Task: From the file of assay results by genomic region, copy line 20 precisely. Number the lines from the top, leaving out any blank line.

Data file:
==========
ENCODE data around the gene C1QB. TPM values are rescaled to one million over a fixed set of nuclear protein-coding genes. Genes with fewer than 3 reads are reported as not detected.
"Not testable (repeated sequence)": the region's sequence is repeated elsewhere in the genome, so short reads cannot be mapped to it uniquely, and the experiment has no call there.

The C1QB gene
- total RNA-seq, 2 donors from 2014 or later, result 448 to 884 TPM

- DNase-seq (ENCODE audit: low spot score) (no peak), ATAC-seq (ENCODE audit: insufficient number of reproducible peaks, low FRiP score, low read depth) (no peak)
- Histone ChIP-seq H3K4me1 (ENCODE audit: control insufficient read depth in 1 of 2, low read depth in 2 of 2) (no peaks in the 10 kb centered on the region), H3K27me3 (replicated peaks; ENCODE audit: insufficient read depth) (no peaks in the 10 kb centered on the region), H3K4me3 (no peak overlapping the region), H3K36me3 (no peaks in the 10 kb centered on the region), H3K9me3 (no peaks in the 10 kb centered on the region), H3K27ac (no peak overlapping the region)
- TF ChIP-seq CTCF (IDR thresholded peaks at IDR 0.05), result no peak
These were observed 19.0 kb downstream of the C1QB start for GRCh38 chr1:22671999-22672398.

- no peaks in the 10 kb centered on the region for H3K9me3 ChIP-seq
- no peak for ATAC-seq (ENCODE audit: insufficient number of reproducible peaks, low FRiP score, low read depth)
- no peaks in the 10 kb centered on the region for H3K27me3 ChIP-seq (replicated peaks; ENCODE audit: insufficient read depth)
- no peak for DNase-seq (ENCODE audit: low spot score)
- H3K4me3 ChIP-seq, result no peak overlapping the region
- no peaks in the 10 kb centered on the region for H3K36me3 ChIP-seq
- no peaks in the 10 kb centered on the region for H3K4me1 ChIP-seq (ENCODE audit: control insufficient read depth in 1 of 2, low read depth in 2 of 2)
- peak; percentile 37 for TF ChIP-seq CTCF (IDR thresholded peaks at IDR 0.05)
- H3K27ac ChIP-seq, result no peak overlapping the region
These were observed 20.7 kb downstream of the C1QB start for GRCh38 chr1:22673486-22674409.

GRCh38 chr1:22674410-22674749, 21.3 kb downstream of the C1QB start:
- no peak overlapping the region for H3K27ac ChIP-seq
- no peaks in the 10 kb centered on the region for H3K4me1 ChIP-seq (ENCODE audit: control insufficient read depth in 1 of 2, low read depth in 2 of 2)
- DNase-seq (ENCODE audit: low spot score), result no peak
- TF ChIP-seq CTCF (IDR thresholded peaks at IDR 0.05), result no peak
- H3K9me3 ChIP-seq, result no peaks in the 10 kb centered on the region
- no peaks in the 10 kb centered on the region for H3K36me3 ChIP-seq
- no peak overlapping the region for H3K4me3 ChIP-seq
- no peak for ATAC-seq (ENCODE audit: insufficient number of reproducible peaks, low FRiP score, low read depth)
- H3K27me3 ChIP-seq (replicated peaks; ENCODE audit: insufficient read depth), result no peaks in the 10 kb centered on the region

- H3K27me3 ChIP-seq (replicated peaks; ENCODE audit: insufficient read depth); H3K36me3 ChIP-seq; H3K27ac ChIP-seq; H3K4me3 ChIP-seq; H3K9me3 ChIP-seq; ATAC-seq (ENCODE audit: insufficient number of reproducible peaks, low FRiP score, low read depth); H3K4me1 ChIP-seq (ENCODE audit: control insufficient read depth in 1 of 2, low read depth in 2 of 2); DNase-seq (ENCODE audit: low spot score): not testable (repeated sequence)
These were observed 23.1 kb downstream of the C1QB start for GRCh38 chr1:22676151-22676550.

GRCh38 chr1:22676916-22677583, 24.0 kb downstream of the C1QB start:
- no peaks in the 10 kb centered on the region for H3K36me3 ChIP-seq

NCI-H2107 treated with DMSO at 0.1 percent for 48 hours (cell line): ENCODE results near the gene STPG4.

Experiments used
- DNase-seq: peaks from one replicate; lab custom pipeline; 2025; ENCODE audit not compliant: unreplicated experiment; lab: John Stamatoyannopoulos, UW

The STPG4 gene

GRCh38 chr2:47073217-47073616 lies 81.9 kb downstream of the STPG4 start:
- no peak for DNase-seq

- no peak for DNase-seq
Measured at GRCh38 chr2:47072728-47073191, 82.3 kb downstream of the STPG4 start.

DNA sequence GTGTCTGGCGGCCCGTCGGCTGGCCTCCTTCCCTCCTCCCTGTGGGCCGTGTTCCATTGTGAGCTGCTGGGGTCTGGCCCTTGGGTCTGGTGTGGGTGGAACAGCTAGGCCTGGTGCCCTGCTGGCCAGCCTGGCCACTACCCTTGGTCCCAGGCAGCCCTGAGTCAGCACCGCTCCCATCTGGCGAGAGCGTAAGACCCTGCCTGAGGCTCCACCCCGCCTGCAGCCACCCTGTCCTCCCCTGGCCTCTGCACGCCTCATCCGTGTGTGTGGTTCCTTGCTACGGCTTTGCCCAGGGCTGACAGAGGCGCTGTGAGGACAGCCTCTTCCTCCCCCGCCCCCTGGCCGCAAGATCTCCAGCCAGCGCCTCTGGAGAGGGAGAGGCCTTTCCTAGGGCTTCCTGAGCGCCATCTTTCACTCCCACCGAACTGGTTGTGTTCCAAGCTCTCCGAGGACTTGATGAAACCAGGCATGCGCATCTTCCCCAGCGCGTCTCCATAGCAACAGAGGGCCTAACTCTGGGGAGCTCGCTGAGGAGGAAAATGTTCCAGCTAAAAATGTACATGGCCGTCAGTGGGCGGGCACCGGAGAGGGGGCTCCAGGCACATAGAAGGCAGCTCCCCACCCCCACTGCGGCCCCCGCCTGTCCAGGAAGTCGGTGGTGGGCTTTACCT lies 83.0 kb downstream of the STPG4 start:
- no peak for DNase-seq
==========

- no peak overlapping the region for H3K27ac ChIP-seq